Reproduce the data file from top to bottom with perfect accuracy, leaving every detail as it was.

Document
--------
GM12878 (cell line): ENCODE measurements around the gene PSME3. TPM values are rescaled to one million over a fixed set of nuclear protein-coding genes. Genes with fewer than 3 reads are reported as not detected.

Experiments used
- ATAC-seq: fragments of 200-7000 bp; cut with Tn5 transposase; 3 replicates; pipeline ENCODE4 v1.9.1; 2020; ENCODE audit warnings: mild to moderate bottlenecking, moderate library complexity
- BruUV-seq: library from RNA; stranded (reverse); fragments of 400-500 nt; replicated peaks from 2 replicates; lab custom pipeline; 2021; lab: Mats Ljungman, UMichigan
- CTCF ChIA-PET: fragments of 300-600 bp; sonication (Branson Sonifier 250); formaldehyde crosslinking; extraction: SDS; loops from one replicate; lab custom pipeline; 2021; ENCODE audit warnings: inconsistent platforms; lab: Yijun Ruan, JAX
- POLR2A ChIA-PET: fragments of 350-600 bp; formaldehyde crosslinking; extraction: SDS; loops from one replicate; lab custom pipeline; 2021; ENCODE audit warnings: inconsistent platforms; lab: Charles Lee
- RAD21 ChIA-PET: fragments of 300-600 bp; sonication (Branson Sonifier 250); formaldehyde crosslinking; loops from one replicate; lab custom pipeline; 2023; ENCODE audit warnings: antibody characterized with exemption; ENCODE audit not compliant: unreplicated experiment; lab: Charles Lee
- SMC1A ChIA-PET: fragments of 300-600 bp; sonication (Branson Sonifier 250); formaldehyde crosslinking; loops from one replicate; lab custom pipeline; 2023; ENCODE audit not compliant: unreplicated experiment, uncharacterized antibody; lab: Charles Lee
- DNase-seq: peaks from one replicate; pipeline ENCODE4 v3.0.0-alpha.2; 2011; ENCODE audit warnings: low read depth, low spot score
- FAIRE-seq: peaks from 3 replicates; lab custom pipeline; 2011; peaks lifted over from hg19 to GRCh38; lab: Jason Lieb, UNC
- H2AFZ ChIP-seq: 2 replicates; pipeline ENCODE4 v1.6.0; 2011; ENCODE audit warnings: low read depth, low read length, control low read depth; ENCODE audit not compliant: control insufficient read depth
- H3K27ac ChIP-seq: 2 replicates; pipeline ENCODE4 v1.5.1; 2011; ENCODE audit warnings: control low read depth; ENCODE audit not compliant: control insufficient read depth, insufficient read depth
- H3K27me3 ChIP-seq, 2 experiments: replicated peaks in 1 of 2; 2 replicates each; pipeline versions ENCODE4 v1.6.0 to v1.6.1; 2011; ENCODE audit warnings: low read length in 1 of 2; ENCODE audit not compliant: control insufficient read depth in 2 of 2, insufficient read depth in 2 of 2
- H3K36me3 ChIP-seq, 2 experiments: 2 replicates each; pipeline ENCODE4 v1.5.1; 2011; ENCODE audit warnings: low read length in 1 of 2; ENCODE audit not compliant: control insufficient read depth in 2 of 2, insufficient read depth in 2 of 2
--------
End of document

GM12878 (cell line): ENCODE measurements around the gene PSME3. TPM values are rescaled to one million over a fixed set of nuclear protein-coding genes. Genes with fewer than 3 reads are reported as not detected.

Experiments used
- ATAC-seq: fragments of 200-7000 bp; cut with Tn5 transposase; 3 replicates; pipeline ENCODE4 v1.9.1; 2020; ENCODE audit warnings: mild to moderate bottlenecking, moderate library complexity
- BruUV-seq: library from RNA; stranded (reverse); fragments of 400-500 nt; replicated peaks from 2 replicates; lab custom pipeline; 2021; lab: Mats Ljungman, UMichigan
- CTCF ChIA-PET: fragments of 300-600 bp; sonication (Branson Sonifier 250); formaldehyde crosslinking; extraction: SDS; loops from one replicate; lab custom pipeline; 2021; ENCODE audit warnings: inconsistent platforms; lab: Yijun Ruan, JAX
- POLR2A ChIA-PET: fragments of 350-600 bp; formaldehyde crosslinking; extraction: SDS; loops from one replicate; lab custom pipeline; 2021; ENCODE audit warnings: inconsistent platforms; lab: Charles Lee
- RAD21 ChIA-PET: fragments of 300-600 bp; sonication (Branson Sonifier 250); formaldehyde crosslinking; loops from one replicate; lab custom pipeline; 2023; ENCODE audit warnings: antibody characterized with exemption; ENCODE audit not compliant: unreplicated experiment; lab: Charles Lee
- SMC1A ChIA-PET: fragments of 300-600 bp; sonication (Branson Sonifier 250); formaldehyde crosslinking; loops from one replicate; lab custom pipeline; 2023; ENCODE audit not compliant: unreplicated experiment, uncharacterized antibody; lab: Charles Lee
- DNase-seq: peaks from one replicate; pipeline ENCODE4 v3.0.0-alpha.2; 2011; ENCODE audit warnings: low read depth, low spot score
- FAIRE-seq: peaks from 3 replicates; lab custom pipeline; 2011; peaks lifted over from hg19 to GRCh38; lab: Jason Lieb, UNC
- H2AFZ ChIP-seq: 2 replicates; pipeline ENCODE4 v1.6.0; 2011; ENCODE audit warnings: low read depth, low read length, control low read depth; ENCODE audit not compliant: control insufficient read depth
- H3K27ac ChIP-seq: 2 replicates; pipeline ENCODE4 v1.5.1; 2011; ENCODE audit warnings: control low read depth; ENCODE audit not compliant: control insufficient read depth, insufficient read depth
- H3K27me3 ChIP-seq, 2 experiments: replicated peaks in 1 of 2; 2 replicates each; pipeline versions ENCODE4 v1.6.0 to v1.6.1; 2011; ENCODE audit warnings: low read length in 1 of 2; ENCODE audit not compliant: control insufficient read depth in 2 of 2, insufficient read depth in 2 of 2
- H3K36me3 ChIP-seq, 2 experiments: 2 replicates each; pipeline ENCODE4 v1.5.1; 2011; ENCODE audit warnings: low read length in 1 of 2; ENCODE audit not compliant: control insufficient read depth in 2 of 2, insufficient read depth in 2 of 2